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    Novak Djokovic, a Master on the Court, Keeps Making Errors Off It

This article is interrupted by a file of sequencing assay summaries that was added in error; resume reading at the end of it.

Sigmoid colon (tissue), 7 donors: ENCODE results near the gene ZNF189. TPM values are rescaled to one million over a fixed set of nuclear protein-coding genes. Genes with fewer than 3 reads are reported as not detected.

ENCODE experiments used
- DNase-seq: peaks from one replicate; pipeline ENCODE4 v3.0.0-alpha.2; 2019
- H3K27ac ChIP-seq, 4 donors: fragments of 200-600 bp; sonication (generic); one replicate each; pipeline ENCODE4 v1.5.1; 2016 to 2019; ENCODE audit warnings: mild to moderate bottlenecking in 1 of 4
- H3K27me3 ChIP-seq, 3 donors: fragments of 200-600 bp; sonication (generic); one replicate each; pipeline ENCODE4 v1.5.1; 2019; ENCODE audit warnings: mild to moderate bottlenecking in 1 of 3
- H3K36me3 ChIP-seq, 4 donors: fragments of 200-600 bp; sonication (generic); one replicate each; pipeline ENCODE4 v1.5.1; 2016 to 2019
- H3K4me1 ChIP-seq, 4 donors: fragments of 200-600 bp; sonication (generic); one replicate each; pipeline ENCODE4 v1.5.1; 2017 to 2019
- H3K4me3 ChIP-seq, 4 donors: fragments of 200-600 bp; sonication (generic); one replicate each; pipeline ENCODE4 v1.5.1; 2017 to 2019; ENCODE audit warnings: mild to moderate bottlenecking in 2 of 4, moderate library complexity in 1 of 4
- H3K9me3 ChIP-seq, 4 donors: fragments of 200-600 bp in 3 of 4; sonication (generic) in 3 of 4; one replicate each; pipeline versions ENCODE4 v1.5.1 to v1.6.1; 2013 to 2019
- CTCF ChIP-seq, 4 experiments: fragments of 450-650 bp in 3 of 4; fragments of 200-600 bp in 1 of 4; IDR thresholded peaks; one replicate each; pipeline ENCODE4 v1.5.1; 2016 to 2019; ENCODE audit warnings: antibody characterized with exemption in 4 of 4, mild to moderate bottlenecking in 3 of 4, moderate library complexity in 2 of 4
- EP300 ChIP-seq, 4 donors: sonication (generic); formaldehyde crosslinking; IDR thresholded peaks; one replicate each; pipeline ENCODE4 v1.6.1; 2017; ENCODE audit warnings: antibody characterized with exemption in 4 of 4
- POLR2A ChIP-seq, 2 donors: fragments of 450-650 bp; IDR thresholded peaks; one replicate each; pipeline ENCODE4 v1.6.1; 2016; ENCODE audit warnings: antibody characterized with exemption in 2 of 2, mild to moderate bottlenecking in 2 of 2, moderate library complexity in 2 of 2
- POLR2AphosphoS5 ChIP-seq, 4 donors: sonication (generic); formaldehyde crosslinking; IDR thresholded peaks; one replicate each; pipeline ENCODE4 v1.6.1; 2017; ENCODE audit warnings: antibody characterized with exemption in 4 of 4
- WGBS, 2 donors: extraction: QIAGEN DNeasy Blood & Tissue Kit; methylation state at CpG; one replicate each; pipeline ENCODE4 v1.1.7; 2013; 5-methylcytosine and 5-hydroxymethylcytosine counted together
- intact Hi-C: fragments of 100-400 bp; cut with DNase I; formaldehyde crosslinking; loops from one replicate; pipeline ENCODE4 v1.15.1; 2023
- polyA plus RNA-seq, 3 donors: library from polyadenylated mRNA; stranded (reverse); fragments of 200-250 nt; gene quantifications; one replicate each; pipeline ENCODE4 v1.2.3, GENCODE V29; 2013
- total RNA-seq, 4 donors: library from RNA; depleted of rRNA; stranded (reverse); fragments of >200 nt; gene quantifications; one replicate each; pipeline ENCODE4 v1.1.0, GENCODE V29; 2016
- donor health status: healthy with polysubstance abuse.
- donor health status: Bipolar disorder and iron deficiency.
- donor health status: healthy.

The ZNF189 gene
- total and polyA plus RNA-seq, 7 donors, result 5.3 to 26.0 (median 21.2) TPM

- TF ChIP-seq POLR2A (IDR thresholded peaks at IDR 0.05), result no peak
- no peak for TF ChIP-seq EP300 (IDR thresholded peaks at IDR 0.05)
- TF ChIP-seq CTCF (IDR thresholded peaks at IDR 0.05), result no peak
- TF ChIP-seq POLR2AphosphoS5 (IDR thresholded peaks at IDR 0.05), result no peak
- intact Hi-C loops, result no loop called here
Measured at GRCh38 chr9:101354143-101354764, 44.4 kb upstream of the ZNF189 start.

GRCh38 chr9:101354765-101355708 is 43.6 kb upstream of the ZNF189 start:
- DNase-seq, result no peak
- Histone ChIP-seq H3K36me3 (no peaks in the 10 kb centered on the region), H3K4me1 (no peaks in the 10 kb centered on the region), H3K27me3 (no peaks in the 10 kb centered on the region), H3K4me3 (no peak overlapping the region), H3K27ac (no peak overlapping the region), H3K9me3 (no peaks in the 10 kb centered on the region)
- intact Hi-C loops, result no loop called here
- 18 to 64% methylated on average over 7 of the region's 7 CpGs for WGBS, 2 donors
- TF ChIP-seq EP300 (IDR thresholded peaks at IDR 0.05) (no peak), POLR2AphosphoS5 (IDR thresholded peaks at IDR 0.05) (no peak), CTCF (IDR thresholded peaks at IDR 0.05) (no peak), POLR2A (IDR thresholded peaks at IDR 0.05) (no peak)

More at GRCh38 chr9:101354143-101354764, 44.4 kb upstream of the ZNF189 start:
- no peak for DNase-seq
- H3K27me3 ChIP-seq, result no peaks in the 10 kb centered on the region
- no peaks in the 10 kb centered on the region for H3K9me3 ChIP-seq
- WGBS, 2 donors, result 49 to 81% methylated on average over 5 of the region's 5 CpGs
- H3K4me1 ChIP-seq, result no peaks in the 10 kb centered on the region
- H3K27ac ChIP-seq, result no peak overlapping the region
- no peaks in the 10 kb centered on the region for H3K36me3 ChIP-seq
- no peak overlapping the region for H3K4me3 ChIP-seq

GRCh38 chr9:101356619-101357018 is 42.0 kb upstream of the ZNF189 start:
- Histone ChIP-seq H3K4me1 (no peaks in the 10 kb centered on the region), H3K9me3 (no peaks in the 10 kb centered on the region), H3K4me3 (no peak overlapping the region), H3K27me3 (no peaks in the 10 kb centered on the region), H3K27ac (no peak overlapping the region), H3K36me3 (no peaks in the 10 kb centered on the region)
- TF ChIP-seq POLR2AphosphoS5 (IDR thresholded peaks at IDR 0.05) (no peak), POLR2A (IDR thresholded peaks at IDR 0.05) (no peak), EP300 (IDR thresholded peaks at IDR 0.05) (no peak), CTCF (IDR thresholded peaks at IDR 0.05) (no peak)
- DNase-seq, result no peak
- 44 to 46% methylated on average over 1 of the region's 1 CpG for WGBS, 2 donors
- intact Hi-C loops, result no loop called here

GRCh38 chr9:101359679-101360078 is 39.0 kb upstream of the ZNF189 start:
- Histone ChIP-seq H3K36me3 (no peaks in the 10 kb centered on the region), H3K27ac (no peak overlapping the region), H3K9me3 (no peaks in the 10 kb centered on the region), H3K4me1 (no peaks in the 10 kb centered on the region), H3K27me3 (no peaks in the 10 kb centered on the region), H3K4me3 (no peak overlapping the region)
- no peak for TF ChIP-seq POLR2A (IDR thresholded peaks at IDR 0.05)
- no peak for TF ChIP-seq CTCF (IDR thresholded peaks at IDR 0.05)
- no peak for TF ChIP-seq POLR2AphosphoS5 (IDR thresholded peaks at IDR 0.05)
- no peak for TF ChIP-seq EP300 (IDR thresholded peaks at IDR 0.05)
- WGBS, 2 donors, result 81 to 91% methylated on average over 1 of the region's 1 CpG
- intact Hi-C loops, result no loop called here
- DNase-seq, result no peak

Djokovic, the Serbian tennis star, is at the center of some of the most divisive debates of the pandemic: Individual versus community, science versus quackery.In April 2020, with the pro tennis tour suspended because of the coronavirus pandemic, Novak Djokovic took part in a Facebook Live chat with some fellow Serbian athletes. During their conversation, Djokovic, famous for his punishing training regimen, abstemious diet and fondness for New Age beliefs, said he was “opposed to vaccination” and “wouldn’t want to be forced by someone to take a vaccine in order to be able to travel.”“But if it becomes compulsory, what will happen? I will have to make a decision,” he said.More than a year and a half later, Djokovic’s decision to seek a medical exemption to the Australian Open’s vaccine requirement has become a debacle for tennis — and one of the most bizarre episodes yet served up by the pandemic. Djokovic, 34, has done potentially irreparable harm to his own image. It is a bitter twist for a player who has long craved the adoration lavished on his chief rivals, Roger Federer and Rafael Nadal, and it is a sad coda to what is widely considered the greatest era in the history of men’s tennis.Djokovic arrived in Australia aiming to notch a record 21st Grand Slam singles title, which would put him one ahead of Federer and Nadal and strengthen his claim to being the most accomplished men’s player of all time. Instead, he now finds himself at the center of a global controversy that turns on some of the most divisive issues raised by the pandemic, in particular the question of individual freedom versus collective responsibility.Djokovic’s refusal to capitulate to an Australian government that has sought to bar him “in the public interest” because he is unvaccinated has made him a martyr in the eyes of some right-wing populists and those who oppose vaccines, and has elicited an outpouring of rage in Serbia.While Djokovic was sequestered in a Melbourne hotel room awaiting a court hearing on his entering the country, Nigel Farage, the far-right British politician and media figure who spearheaded the Brexit campaign, was in Belgrade, Serbia, expressing solidarity with the tennis star’s family. Djokovic’s father compared his son to Jesus Christ and Spartacus and hailed him as “the leader of the free world.” In Melbourne, a raucous crowd of Djokovic supporters chanted “Novak” and clashed with the police.Fans outside the Federal Court of Australia in Melbourne on Monday showed their support for Djokovic in his visa legal battle.Sandra Sanders/ReutersAll of this is a strange turn of events for an athlete who has often been accused of trying too hard to win the world’s affection and who commands enormous respect within his sport, and not just because he has done so much winning. He’s a popular figure in the locker room, where he is seen as a strong advocate for players who are struggling financially: In 2020, he co-founded a players’ association with the stated goal of making tennis more remunerative for those down the ranks, though it’s unclear what that group has accomplished since. Djokovic also has distinguished himself with his philanthropy and with the graciousness he has shown Federer and Nadal. (“He’s a magnificent champion,” Djokovic said of Federer after beating him at Wimbledon in 2014.)In person, he is affable and engaging, with a keen interest in life beyond the baseline and a palpable sense of gratitude for his good fortune. Djokovic grew up during the Balkan wars of the 1990s — he was in Belgrade when NATO forces bombed Serbia and spent many nights huddled in the basement of his grandfather’s apartment building.Djokovic has said that the experience helped harden him into the champion he became. But it perhaps also bred a sense of imperviousness that has now led him astray.This standoff in Australia has also put a spotlight on some of the more troubling aspects of Djokovic’s public persona. He has long been a spiritual dabbler, with a weakness for what some regard as quackery. A few years ago, when Djokovic was mired in a slump, there was concern he had fallen under the sway of a Spanish tennis coach named Pepe Imaz, whose training philosophy, called Amor y Paz, or Love and Peace, emphasized meditation and group hugs. (“Human beings have infinite capacities and skills, the problem is that our mind limits us,” Imaz said on his website. “Telepathy, telekinesis, and many more things are all possible.”) In a video on YouTube, Djokovic is shown onstage with Imaz talking about the “need to be able to look inwards and to establish this connection with a divine light.”Some have questioned Djokovic’s relationship with Pepe Imaz, a Spanish tennis coach who emphasizes meditation and group hugs in his training philosophy.Gtres/Via ReutersWhen the tennis tour was on hiatus during the spring of 2020, Djokovic did several Instagram chats with the wellness guru Chervin Jafarieh. During one of their conversations, Djokovic claimed that the mind could purify water.“I know some people that, through energetical transformation, through the power of prayer, through the power of gratitude, they managed to turn the most toxic food, or maybe the most polluted water, into the most healing water, because the water reacts,” he said. “Scientists have proven that in experiment, that molecules in the water react to our emotions to what has been said.” (“The people of Flint, Michigan, would love to hear that news,” the tennis commentator Mary Carillo replied.)It was during this same period that Djokovic revealed on Facebook Live his opposition to vaccines and vaccine mandates. A few months later, he hosted an exhibition tour in the Balkans that became a superspreader event. Djokovic and his wife were among those who tested positive for the coronavirus. In the press and in tennis circles, Djokovic was pilloried for staging matches — with fans in attendance — during a public health crisis. But it was nothing compared to the opprobrium he has faced this month, particularly in Australia, where the public is chafing under Covid restrictions, and the Djokovic fight is playing out against the backdrop of an upcoming national election.Back in Serbia, however, Djokovic is seen as a victim who is being victimized because he is Serbian. “They are stomping all over Novak to stomp all over Serbia and Serbian people,” Djokovic’s father, Srdjan, told reporters. The Serbian foreign ministry put out a statement saying that the Serbian public “has a strong impression” that Djokovic was “lured to travel to Australia in order to be humiliated” and that it was feeling “understandable indignation.”The Djokovic flap has come at a time of resurgent Serbian nationalism in Bosnia, and it has also revived interest in Djokovic’s political views. On a visit to Bosnia last September, he was photographed with the former commander of a paramilitary group that was implicated in the 1995 Srebrenica massacre. He was also videotaped singing at a wedding with Milorad Dodik, the hard-line Serbian nationalist whose separatist rhetoric is raising fears that Bosnia might again fall into conflict.A mural dedicated to Djokovic, inscribed with the words “With faith in God,” in the Banjica area of Belgrade.Marko Risovic for The New York TimesDjokovic has made comments over the years that suggested he was at least sympathetic to Serbian nationalism. In a speech in 2008, he said that Kosovo belonged to Serbia after it declared independence. On the other hand, he’s coached by a Croat, the former Wimbledon champion Goran Ivanisevic, and is seen by many in the Balkans as a conciliatory figure. People around Djokovic believe that he is not as popular as Federer and Nadal in part because he comes from a small country with a bad reputation. But that’s not necessarily an expression of Serbian nationalism, and there’s likely some truth to it.The Novak Djokovic Standoff With AustraliaCard 1 of 4A vaccine exemption question. More